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Either side of this column are featured documents committed to energy conservation. But are all such efforts having any effect?

In homes especially, it has long been found that improvements in building performance lead to improved comfort rather than energy saving. This was thought to be a passing phase, as the national building stock was upgraded. But more recent studies of buildings by DoE still showed the nation had hardly reduced energy consumption.

Environmental economics ideas, described recently in New Scientist (5.9.98), argue that conservation measures may save little energy. The argument is that as energy-efficiency improves, (often in parallel with wealth), energy prices fall and it becomes more attractive to buy further energy- consuming goods or building plant. Overall, fuel use and greenhouse gas emission could even rise. It is the hallmark of the industrial era.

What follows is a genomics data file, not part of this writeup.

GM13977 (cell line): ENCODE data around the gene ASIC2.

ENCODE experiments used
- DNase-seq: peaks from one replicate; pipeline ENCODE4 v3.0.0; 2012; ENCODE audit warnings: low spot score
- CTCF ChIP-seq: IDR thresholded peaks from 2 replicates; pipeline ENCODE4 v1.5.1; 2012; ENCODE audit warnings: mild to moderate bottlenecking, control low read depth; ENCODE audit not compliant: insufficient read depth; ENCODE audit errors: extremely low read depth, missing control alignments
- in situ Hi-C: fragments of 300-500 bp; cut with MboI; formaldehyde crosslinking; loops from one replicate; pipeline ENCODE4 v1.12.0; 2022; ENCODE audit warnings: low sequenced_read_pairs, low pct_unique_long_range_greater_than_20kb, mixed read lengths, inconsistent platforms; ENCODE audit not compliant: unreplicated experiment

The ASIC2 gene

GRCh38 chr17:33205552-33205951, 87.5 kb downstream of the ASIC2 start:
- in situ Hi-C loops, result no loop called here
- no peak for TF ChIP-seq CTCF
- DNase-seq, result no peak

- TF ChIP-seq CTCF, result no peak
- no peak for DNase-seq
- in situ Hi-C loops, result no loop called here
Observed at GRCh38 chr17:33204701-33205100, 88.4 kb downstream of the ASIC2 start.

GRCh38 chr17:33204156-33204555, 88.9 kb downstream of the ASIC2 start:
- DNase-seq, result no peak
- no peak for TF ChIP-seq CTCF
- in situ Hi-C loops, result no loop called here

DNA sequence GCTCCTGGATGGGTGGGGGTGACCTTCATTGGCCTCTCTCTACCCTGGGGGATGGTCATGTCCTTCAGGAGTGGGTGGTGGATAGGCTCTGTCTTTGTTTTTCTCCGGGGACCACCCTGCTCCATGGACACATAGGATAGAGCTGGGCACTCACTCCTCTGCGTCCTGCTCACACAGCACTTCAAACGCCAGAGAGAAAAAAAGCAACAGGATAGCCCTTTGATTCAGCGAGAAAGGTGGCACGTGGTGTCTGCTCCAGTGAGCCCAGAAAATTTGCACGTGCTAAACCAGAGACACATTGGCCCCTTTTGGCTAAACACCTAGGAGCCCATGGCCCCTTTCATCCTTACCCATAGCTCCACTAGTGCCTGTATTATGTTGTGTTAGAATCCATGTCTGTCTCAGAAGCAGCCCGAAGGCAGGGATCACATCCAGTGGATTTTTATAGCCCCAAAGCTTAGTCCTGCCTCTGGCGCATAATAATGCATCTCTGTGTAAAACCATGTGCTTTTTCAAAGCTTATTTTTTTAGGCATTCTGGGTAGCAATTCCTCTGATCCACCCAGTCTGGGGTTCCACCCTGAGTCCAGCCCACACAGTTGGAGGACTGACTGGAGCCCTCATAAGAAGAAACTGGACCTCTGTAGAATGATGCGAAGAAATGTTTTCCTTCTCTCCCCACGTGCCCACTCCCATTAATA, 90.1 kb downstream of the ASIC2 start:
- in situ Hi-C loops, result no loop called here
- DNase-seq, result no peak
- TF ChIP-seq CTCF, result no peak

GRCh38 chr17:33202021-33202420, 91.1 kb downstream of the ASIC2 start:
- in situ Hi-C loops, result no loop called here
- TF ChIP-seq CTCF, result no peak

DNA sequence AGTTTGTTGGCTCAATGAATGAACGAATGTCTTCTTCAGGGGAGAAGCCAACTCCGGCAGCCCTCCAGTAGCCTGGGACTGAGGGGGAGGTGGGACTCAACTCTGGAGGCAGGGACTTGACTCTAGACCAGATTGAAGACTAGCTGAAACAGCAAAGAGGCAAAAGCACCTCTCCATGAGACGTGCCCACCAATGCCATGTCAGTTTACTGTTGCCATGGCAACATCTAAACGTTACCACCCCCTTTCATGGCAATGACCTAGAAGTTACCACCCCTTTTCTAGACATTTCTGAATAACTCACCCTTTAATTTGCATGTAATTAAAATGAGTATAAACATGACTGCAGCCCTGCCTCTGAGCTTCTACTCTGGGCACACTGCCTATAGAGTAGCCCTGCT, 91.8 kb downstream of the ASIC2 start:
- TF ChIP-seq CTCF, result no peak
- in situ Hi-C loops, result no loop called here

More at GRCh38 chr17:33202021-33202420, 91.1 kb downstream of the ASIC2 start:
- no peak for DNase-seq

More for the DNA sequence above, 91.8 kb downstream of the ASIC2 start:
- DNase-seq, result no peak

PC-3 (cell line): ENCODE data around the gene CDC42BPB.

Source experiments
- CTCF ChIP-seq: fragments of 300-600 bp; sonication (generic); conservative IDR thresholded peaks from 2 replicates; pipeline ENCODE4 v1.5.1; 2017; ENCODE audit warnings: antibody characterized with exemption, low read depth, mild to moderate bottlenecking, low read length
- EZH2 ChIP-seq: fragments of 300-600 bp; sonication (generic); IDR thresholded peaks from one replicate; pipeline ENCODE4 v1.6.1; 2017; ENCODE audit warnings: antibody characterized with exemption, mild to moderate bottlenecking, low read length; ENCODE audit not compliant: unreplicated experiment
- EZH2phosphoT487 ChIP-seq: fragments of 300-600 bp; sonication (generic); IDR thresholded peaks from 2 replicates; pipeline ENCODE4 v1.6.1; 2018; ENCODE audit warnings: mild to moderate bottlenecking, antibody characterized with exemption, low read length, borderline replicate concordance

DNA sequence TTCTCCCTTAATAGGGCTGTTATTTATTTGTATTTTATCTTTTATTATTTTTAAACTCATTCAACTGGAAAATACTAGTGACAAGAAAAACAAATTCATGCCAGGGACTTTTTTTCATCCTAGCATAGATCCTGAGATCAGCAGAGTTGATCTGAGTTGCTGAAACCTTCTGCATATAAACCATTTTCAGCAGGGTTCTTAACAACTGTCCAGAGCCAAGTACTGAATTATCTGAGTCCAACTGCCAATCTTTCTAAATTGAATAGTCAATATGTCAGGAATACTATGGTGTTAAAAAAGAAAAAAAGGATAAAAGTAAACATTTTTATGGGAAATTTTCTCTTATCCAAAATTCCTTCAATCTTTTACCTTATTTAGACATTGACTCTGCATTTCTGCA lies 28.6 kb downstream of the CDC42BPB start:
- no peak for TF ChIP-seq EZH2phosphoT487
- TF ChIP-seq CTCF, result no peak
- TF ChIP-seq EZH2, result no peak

Not all economists agree. Some feel that the urge for conservation will gradually outstrip the urge to consume more. Certainly, trying to save energy specifically, not just reduce fuel costs, is a recent objective, not a hallmark of the whole industrial era. Could carbon taxes be made large enough to change buying behaviour? The energy optimists are betting on some carbon taxes, used specifically for green investment; on alternative energy sources; and on forests to act as 'sinks', absorbing CO2.

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